• Male | 816 38628 | 44/N | Wood
We first mounted the nest box at this stack house to the wall of the stack down roughly 10’ from the roof.  We had to move it several years ago, during some construction, and opted to re-mount it on the leading edge of the roof.  The nest box continues to provide a safe, attractive nesting site for falcons and is much easier to reach.

One adult falcon was confirmed back at this plant on 3/2/05 and the second was observed on 3/21/05.  We were able to capture some close up images of the tight bands. Adult female *M/D was banded as a male; however, even with the snug bands, her legs appear normal.  We opted not to capture the falcon to replace the bands. 

06/03/05: Xcel Energy Prairie Island Nuclear Plant Goodhue County, Minnesota.

N   44 37 17 6
W 092 37 58 1

Adult Data
Adult female:  b/r 7/1       
Adult male not observed.

Eyass Data

  • Female |  1687 01925 | P/59 | Amy
  • Female | 1687 01926 | P/60 | JB
  • Male | 816  38630 | 45/N | Rick
  • Male | 2206 72201 | C/70 | Frank
One adult falcon was observed back at the nest box mounted on the rim of the containment dome on 2/20/05.  Two adult falcons were observed on 3/14/05. 

Since 9/11, access to nuclear power plants has become a trying process.  Bringing all of the rappelling and banding gear through scanning, sniffing and X-ray equipment can take hours.  To better assist establishing banding dates, we are planning to install a video camera. We will replace the old nest box at the same time.

06/07/05: Xcel Energy Blackdog plant, Eagan, Dakota County, Minnesota

N   44 48 38 6
W 093 15 07 8

Adult Data
Adult female:  b/r G/*V   
Adult male: could not read bands.

Eyass Data

  • Female | 1686 01927 | D/61 | Jan
  • Male | 2206 72202 | C/71 | Danberg
  • Male | 2206 72203 | C/72 | Mac Comments

The nest box at this plant is mounted to a small catwalk about 25’ down from the top of the 600’ stack.  A small two-man service elevator goes to the 300’ level. The last 300’ is a climb up ladders bolted to the inside of the stack wall.

Very aggressive adult falcon G/*V is missing the purple band that was on her right leg, which initially caused some confusion and made it more difficult to identify her. We have no idea how she lost it.

In October of 2004, an un-banded adult male took up residence here and remained on site throughout the winter.  On 3/16/05, two adult male falcons were caught on video in what can be only described as a very ugly fight.  Images were captured of one adult male holding the other pinned on his back while trying to bite the neck. 

06/08/05: Greysolon Plaza Duluth, St. Louis County, Minnesota.

N   43 20 13 5
W 092 05 42 1

Adult Data
The adult female at this nest site is un-banded and it appears that the adult male is also un-banded.

Eyass Data
  • Female | 1687 01928 | P/76 | Nora
  • Female | 1687 01929 | P/77 | Diane
  • Female | 1687 01930 | P/78 | Maggie
  • Male | 2206 72204 | C/73 | Davey
We first checked on this nest on 06/02/05, after we banded at Cohasset, only to find the young falcons too young to band.  We set out early on 6/8/05 in very warm weather to complete the task.  As we approached the city of Duluth, the temperature dropped to just 44F, with winds gusting to 25mph.  We were most glad that we brought some coats and had gloves in our climbing bags – we needed them!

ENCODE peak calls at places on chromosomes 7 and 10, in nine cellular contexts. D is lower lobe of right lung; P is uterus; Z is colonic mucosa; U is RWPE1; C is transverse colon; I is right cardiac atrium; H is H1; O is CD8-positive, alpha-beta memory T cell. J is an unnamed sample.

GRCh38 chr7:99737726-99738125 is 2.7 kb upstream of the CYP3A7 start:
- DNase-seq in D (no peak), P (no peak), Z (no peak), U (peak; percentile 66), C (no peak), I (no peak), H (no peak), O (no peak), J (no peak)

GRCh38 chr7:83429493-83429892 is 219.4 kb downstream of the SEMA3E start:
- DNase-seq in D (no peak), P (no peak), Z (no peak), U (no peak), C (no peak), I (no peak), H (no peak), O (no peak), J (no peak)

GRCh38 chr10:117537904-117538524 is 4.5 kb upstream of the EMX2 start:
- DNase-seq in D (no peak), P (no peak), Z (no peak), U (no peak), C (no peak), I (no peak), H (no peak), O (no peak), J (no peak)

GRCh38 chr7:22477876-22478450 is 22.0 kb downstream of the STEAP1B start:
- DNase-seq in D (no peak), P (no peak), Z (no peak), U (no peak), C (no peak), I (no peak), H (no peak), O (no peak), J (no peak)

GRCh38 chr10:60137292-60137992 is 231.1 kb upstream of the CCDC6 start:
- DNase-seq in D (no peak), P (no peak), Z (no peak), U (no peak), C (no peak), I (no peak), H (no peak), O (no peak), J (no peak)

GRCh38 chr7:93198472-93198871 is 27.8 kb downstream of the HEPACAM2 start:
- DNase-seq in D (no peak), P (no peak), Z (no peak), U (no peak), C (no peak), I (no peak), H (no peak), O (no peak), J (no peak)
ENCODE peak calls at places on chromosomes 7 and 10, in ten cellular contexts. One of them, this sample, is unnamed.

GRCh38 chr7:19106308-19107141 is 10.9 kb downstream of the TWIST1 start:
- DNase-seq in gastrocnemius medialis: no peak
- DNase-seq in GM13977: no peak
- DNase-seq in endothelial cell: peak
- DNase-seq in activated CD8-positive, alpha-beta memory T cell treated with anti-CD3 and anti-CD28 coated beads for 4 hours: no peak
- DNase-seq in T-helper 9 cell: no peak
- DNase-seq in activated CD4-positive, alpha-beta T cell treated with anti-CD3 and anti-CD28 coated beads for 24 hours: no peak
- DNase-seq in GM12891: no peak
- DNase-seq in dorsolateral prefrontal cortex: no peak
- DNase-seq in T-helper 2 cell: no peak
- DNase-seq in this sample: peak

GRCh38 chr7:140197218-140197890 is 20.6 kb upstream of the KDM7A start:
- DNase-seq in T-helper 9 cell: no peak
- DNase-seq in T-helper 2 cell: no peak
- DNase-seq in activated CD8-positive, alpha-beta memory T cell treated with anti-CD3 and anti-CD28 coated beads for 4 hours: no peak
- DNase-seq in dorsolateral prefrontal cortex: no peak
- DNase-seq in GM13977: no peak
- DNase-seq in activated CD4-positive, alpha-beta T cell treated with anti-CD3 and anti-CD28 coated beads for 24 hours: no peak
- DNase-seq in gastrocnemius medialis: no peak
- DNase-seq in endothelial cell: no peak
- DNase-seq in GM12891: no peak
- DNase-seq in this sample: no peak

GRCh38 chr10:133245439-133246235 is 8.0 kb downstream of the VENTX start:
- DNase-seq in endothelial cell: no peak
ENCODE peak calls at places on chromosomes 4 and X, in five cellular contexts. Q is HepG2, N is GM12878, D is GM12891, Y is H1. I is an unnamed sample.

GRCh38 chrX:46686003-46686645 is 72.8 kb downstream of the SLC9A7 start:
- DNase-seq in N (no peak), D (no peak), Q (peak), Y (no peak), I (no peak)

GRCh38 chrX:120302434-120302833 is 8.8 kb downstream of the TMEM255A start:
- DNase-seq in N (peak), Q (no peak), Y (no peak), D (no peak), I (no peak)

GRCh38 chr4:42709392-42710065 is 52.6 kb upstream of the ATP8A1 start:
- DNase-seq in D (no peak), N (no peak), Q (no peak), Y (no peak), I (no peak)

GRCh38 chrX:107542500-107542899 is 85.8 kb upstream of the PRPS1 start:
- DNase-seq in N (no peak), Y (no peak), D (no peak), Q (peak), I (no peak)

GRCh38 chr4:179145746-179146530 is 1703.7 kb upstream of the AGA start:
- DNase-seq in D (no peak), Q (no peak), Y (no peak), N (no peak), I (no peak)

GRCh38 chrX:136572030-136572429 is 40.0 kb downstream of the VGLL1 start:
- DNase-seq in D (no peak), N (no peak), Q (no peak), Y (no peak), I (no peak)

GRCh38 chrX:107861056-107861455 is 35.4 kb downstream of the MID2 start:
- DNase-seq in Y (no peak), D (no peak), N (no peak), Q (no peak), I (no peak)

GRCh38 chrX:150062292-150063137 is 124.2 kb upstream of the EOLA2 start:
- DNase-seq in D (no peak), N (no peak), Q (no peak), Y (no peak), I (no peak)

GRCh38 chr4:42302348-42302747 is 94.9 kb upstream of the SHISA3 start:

Last season, two of the three young that fledged at this city nest box were found stranded on the street below the nest box.  If these groundings continue, it might be a good idea to remove the young females at banding time and transfer them to a cliff hack site. 

06/10/05: Alliant Energy Lansing power plant, Allamakee County, Iowa

N  43 20 13 5
W 091 09 57 5

Adult Data
Adult female has a b/r band that could not be read.
Adult male: b/r *T/M   

Eyass Data

  • Female | 1687 01931 | P/79 | Penelope
  • Female | 1687 01932 | P/80 | Nicole
  • Male | 2206 72205 | C/74 | Kramer
  • Male | 2206 72206 | C/75 | Malin
  • Male | 2206 72207 | C/76 | Coz
This site has an interesting history. We first attracted falcons to a nest box up on the stack catwalk. After two successful seasons, we mounted a nest box on the nearby cliff and removed the stack nest box.  The falcons succeeded in producing young for two seasons in the cliff nest box but, in 2003 and 2004, they moved off to a nearby ledge, laid eggs and hatched young, which they lost to raccoon predation. 

On 02/23/05, Dave Kester and I mounted a new nest box back up on the stack catwalk.  On 02/25/05, two adult falcons were observed at the new nest box.  After two years of failure on the nearby cliff, it is most rewarding to see five young falcons fledged at this site in 2005!  We are considering constructing a rock-like nest box and installing it on the cliff just above the ledge; however, since we are seeing a crossover of falcons from the stack nest boxes to the cliffs, this may not be necessary.   We appreciate Alliant Energy allowing us access to both the stack and the nearby cliff for managing falcons.

06/15/05: Xcel Energy Monticello nuclear plant, Wright County, Minnesota

N   45 19 57 5
W 093 50 47 8

Adult Data
Adult female: b/r E/B
Adult male band not confirmed.

Eyass Data

  • Female | 1686 01952 | P/99 | Judy
  • Female | 1687 01951 | P/98 | Britta
  • Female | 1687 01950 | P/97 | Dale
  • Male | 2206 72099 | C/99 | Spivvy

Dan Orr, an Xcel Energy biologist, carried out this banding.

06/15/05: Xcel Energy SHERCO plant, Becker, Sherburne County, Minnesota